Happy Travel Tuesday! I thought I’d finally start to share some of my Taipei adventures, starting with this day trip to Yehliu Geopark. I hope you enjoy this (mostly photos) virtual tour! And also, next week’s link-up is themed. Find out the theme at bottom of post!
I met Khee randomly at the mall on my first day in Taipei. D and I were there getting some phone SIM cards and I got distracted by a display of something sparkly and girly. I went into the shop to take a look – they turned out to be hair accessories – and Khee started showing me how to use the clips, demonstrating them on her own hair.
We started chatting (because I felt too awkward to say that I had no intention of purchasing anything) and it turned out that she was an exchange student from Malaysia, also looking forward to exploring Taiwan. I’m usually pretty shy, but I was gonna be in Taipei for a longer amount of time and didn’t want to have no friends, so I took a chance and asked “do you want to hang out sometime?”
And that is how I came to travel with Khee to Yehliu Geopark (野柳地质公园), a natural attraction on the northeast coast famous for its otherworldly rock formations. But more on that later…
We boarded the 1068 bus from next to National Taiwan Univeristy (NTU), which directly goes to Yehliu. We didn’t have too many real plans, so we decided to get off a couple of stops before the actual Yeiliu Geopark stop. We wanted to walk along the coast and take in the sights.
It was a slightly drizzly chilly Taipei winter day, so the beach was very deserted. But despite the grey, it was still a calming atmosphere. It’s always nice to be by water.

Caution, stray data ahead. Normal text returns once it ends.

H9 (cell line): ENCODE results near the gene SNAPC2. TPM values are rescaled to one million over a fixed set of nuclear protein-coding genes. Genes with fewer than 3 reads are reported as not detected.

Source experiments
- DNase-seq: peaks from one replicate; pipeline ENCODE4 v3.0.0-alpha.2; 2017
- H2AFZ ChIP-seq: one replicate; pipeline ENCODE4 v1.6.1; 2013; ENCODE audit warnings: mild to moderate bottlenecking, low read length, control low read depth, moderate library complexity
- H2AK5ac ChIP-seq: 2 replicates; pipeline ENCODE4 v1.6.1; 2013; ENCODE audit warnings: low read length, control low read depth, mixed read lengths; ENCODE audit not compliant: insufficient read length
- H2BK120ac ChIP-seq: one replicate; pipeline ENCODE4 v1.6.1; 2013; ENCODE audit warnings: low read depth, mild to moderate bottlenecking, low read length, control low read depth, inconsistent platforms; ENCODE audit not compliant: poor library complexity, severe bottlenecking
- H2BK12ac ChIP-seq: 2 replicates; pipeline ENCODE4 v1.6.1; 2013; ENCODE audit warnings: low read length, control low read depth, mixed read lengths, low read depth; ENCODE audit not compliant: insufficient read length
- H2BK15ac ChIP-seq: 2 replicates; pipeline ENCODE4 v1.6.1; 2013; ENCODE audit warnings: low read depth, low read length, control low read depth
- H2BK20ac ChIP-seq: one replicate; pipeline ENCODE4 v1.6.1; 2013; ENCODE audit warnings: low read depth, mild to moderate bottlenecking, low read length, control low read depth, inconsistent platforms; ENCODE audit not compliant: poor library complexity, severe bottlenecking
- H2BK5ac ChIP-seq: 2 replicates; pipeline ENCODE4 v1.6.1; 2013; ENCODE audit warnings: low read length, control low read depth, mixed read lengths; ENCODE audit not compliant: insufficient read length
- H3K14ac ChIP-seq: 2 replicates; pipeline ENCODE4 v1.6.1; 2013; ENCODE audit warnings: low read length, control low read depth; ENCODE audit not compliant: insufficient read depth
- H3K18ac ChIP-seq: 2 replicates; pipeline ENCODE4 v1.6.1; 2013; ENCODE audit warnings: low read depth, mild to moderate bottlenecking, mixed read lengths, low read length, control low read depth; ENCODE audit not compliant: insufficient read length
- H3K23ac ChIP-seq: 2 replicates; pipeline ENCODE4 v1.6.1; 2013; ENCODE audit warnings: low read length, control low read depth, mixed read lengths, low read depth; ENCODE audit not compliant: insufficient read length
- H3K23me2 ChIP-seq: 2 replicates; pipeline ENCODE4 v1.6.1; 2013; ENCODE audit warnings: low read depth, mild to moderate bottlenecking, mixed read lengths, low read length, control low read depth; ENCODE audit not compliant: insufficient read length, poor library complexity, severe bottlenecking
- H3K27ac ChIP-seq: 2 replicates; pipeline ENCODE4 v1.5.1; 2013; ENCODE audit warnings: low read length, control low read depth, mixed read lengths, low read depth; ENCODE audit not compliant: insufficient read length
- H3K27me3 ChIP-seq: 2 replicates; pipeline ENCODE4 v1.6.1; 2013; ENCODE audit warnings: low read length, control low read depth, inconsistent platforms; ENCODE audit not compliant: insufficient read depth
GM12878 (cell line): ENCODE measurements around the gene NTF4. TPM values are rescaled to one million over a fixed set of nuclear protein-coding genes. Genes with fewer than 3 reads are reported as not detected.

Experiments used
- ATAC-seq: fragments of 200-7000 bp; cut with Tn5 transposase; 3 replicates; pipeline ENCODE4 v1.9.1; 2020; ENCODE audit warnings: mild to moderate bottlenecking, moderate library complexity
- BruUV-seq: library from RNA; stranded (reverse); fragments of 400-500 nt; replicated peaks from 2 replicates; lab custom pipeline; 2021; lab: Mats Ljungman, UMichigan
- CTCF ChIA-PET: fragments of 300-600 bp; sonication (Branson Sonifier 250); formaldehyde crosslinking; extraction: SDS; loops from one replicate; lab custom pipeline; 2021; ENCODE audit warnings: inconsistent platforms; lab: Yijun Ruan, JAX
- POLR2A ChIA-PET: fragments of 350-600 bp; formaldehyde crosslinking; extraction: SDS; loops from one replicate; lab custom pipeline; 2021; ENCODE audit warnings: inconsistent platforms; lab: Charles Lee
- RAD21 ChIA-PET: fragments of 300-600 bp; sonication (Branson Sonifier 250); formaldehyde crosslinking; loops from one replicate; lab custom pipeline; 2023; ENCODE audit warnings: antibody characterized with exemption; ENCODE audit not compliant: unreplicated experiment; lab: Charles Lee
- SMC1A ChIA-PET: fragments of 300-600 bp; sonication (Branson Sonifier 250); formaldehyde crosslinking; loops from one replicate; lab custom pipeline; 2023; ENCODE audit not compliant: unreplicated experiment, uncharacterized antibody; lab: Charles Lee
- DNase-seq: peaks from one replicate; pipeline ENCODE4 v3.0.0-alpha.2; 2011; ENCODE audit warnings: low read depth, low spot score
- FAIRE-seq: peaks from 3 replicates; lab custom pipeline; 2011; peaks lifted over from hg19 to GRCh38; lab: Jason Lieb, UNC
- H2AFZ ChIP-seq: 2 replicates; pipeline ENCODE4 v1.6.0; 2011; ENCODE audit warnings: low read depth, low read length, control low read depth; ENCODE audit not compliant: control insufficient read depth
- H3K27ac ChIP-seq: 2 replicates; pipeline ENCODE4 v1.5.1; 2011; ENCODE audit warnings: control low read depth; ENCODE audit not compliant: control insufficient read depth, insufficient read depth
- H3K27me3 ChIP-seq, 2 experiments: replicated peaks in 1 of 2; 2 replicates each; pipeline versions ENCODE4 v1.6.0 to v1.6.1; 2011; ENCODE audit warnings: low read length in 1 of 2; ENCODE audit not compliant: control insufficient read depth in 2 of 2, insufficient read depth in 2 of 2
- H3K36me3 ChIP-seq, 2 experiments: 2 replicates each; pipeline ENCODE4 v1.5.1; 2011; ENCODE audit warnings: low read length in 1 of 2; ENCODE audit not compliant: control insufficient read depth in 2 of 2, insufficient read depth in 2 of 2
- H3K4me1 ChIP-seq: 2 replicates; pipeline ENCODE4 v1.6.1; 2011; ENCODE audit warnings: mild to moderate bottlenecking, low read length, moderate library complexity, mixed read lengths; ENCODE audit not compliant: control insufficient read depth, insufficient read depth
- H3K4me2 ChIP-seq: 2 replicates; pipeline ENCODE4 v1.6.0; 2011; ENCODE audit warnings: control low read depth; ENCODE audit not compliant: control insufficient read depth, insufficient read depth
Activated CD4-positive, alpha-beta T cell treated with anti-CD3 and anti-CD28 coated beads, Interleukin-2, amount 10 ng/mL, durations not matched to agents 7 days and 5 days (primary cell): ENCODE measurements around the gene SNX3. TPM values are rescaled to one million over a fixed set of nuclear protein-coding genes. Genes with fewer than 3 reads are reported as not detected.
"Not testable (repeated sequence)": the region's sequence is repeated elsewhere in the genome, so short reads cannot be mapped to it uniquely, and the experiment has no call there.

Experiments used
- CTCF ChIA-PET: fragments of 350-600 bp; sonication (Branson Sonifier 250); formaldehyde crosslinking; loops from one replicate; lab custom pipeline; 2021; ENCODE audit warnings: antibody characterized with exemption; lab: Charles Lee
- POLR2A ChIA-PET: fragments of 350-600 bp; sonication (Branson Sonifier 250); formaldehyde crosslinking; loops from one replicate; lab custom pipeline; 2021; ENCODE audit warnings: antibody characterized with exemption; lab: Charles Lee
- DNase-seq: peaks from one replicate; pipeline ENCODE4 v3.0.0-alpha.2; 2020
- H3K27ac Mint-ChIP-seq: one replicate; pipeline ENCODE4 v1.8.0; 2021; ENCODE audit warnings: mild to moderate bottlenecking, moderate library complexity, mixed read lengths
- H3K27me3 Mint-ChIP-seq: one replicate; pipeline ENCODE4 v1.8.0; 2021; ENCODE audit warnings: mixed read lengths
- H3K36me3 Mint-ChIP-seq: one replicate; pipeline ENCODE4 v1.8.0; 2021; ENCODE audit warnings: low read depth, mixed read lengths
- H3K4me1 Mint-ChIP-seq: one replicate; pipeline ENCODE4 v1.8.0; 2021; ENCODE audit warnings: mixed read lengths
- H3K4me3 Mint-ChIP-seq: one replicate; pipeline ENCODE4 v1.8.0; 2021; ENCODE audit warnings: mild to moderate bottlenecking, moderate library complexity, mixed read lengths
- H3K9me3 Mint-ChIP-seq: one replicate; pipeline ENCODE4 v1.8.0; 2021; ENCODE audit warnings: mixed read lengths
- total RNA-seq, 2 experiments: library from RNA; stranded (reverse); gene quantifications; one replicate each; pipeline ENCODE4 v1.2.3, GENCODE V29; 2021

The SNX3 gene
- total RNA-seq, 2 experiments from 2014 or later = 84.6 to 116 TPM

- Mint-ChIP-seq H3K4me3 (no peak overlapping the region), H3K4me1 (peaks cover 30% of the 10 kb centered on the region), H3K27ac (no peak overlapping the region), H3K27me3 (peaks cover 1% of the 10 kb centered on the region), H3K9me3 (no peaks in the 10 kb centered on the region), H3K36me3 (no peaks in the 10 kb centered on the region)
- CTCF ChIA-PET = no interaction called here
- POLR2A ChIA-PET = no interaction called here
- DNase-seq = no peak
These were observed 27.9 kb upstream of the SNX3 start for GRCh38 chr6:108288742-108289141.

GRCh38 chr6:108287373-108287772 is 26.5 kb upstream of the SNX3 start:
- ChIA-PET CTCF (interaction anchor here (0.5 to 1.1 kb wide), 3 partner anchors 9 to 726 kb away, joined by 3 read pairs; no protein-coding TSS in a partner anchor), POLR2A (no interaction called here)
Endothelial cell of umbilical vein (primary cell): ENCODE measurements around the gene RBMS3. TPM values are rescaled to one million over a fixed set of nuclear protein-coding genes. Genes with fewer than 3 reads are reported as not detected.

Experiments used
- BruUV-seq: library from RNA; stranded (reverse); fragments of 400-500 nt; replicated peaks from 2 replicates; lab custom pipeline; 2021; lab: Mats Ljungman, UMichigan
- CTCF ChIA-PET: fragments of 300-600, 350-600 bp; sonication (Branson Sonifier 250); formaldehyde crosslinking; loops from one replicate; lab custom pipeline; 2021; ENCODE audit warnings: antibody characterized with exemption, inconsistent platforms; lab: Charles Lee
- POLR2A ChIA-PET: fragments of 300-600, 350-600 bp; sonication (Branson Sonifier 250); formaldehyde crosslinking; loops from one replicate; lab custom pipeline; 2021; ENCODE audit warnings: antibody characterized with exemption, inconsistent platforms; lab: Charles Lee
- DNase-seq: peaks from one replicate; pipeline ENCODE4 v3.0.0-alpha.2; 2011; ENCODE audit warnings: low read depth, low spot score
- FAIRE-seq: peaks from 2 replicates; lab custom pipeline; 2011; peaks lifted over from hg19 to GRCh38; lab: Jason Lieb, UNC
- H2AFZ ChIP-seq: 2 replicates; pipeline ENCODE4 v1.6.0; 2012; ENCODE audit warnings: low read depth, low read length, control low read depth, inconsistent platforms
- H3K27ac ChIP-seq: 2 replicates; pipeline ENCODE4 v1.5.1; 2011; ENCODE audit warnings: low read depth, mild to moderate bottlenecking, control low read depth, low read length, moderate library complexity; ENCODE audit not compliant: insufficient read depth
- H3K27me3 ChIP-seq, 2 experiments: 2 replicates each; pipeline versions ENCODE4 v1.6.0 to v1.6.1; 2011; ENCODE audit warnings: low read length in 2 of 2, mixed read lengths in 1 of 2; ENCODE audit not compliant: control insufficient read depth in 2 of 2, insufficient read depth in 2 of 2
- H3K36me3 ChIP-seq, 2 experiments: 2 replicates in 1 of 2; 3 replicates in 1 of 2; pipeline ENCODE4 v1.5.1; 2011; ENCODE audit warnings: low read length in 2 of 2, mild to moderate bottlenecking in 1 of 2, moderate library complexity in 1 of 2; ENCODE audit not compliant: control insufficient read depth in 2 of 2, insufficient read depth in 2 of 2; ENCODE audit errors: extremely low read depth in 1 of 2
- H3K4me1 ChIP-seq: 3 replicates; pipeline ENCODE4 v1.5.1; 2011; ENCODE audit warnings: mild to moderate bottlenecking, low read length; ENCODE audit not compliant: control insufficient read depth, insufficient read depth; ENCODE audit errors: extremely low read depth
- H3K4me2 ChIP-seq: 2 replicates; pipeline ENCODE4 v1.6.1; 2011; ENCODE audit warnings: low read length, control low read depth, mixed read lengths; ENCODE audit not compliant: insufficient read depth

How cute are these little round bungalows by the sea?
As we continued walking, we came across this site that wouldn’t look out of place by the Mediterranean coast. They were charging money to go in (there was absolutely nobody else there), and we’re cheap so we just poked around the outside. I still have no idea what it is, but I think it’s maybe part of the hotel there?
Some more sights along the walk:
This pretty little rocky beach area, made even more picturesque by a lone fisherman:
One of my favorite things about Taiwan is their temples! I love the colorful rooftops and intricate dragons sculptures. You can always expect to find random temples tucked away almost anywhere you go. It was no surprise that we came upon a few too on the walk.
And then from the main road, there was a little tiny, almost hidden, pathway (you’ll have to clamber up some rocks) that led to a large expanse of perfectly smooth rock overlooking the sea below.
So naturally, it was time for a lot of photos! We spent quite a long time here trading off taking pictures for each other in dumb poses.
Okay so I actually thought this part was Yeiliu Geopark at first. But nope, walk a little bit further and we were there. We could tell by the parking lot full of tour buses.
But first, we took a stroll through the small indoor market right next door. Since this is a coastal city, you can expect a lot of seafood. And since this is Asia, you can expect it to be done in some weird ways.
After a quick wander through the market and accepting some offerings of dried fish and herbal tea and other local delicacies, we headed to the park’s entrance. The tickets cost 80 NT, or less than $3 US.